How to Protect Your Google Map Listing from Hackers
At the 2017 International World Wide Web Conference, Google presented data from their report, Pinning Down Abuse on Google Maps.
People and businesses are being scammed by Google Maps abusers who are trying to nefariously redirect web traffic for a variety of reasons.
This type of abuse is a relatively new form of blackhat search engine optimization primarily targeting service industries like locksmiths, restaurants, and hotels.
“Miscreants,” as the Google report calls them, “register abusive business listings in an attempt to siphon search traffic away from legitimate businesses and funnel it to deceptive service industries.”
Where Google Maps Abuse is Coming From
Most of this trickery is coming from on-call service industry businesses such as:
This issue is so prevalent that even legit businesses are affected:
My locksmith client got kicked off Google Maps for simply being a locksmith. I spent over 40+ hours on the phone, on chat and via email with Google before they finally turned his listing back on.
Top 10 Google Maps Abusers – Listed By Business Category
How to Circumvent the Google Verification Process
With machine learning and new verification techniques, Google has been able to drastically reduce the number of abusive listings from their peak in June 2015 (see chart below) however, it is a still a problem that you need to look out for.
Listings on Google Maps you can either be registered via mail or by phone. We’ll walk you through both processes and what to look out for.
Phony Google Map Listings via Phone Verification
In Table 3 below, Google has found that many abusive listings that publish phone numbers “rely on cheap, disposable VoIP numbers” with Contractors (locksmiths) leading the way at 90.6%, Contractors (others) at 67.4%, Healthcare at 59.8%, and so on.
The phone verification abuse method is explained in the report:
Customers dial what appears to be local phone numbers but are in fact VoIP numbers. The calls are subsequently routed to call centers, which refer the callers to actual local service providers. In contrast, legitimate on-premise business listings like hotels and restaurants rarely use VoIP phone numbers.
Percentage US Google Map Listings with Known Abusive Behavior – Listed By Business Category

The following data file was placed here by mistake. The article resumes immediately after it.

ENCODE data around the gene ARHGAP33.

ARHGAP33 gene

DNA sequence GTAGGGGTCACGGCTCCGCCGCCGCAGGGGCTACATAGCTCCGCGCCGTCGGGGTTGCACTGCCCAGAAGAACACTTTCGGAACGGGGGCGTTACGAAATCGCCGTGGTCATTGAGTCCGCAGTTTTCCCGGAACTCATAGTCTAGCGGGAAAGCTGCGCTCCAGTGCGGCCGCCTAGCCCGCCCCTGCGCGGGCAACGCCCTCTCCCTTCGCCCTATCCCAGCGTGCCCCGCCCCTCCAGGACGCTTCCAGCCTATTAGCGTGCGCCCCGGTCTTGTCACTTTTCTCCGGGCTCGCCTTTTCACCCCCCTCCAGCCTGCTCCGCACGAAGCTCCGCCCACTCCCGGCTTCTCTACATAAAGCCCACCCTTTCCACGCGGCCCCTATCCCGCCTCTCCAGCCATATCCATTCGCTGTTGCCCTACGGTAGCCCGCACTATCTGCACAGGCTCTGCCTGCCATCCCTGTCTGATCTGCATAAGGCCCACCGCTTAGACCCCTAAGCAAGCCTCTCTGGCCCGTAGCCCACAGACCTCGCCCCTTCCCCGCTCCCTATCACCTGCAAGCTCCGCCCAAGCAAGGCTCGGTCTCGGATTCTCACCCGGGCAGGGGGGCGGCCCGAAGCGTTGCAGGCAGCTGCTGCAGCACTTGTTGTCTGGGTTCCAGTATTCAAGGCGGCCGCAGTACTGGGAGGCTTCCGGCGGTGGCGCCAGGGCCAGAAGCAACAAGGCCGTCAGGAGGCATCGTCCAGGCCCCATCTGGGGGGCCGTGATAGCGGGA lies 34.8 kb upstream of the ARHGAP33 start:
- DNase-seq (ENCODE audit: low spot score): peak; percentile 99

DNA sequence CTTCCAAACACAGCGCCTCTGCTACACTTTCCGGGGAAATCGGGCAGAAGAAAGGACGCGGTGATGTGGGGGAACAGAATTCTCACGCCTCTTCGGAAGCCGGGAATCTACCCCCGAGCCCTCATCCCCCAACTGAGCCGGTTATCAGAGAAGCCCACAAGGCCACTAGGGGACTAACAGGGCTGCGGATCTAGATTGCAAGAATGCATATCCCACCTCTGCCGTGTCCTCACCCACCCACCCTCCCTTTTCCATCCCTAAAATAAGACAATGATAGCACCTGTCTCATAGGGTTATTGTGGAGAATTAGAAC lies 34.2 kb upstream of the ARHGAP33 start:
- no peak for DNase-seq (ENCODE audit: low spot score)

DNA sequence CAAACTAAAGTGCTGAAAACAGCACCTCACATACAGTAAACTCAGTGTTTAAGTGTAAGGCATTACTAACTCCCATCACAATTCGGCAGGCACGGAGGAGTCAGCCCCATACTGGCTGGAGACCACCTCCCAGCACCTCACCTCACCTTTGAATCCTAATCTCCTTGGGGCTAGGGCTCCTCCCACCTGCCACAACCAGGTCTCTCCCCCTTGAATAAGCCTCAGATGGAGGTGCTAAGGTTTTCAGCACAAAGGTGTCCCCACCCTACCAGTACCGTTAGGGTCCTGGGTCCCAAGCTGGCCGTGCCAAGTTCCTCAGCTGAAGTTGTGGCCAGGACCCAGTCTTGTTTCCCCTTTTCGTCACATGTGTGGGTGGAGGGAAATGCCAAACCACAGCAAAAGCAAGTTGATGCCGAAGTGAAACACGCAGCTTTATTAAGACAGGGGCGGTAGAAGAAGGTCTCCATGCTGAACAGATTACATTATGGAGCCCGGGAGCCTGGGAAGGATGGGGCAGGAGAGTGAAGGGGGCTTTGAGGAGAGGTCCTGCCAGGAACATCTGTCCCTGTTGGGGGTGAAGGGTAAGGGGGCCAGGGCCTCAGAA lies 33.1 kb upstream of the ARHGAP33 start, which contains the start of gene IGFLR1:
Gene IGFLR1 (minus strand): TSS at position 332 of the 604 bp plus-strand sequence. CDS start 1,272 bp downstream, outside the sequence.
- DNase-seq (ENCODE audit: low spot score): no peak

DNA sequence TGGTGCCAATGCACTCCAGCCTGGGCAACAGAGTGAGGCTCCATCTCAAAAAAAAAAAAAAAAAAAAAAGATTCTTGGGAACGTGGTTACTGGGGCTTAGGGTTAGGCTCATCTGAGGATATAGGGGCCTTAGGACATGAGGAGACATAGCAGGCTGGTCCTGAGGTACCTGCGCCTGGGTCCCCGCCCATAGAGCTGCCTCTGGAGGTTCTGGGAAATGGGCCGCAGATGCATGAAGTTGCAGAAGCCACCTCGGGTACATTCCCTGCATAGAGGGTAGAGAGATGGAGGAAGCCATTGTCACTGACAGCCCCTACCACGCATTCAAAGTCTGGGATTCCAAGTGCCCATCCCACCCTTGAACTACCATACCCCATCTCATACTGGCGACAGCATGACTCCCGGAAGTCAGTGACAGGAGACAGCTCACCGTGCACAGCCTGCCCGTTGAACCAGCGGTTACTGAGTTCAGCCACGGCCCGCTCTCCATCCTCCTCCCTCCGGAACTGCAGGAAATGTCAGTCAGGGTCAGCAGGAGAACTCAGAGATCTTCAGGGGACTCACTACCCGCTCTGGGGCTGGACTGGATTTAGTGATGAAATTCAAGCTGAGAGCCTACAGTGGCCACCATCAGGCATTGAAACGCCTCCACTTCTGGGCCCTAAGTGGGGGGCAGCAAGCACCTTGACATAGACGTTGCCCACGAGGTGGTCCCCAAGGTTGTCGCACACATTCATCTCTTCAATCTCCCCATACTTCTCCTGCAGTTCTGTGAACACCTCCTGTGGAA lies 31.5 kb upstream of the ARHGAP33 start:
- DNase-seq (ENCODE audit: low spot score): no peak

Phony Google Map Listings via Mail Verification
Miscreants abusing Google Maps via mail verification attempt to fraudulently claim a business listing online by requesting that a postcard verification be mailed out.
The Google verification postcards can take several days or, up to a week to arrive.
The con artist then calls the business and convinces them to reveal the PIN number on the postcard which allows them to easily and cleanly take over their Google My Business account.
After that, the original listing is replaced and website links are changed directing would be customers away from the legitimate business and steered towards a potentially unaccredited one.
How You Can Protect Your Google Maps Listing
Never give out information like your Google verification PIN to someone that you don’t know or can’t verify.You should also claim all of your Google profiles now if you have not done so already.
Google is doing what it can with advanced verification for certain business categories that have known abusers (e.g. plumbers, locksmiths), they don’t allow bulk registrations, business “relocation” attempts are thoroughly scrutenized, and perhaps best of all Google is constantly updating their anti-spam machine learning systems to automatically recognize any deceptive patterns.
The new Google Guarantee Program is one way to both help protect consumers and give them the best search results, not ones that are stealing their money.
Your online reputation is like your credit score, you should check it often and correct any errors as soon as you see them.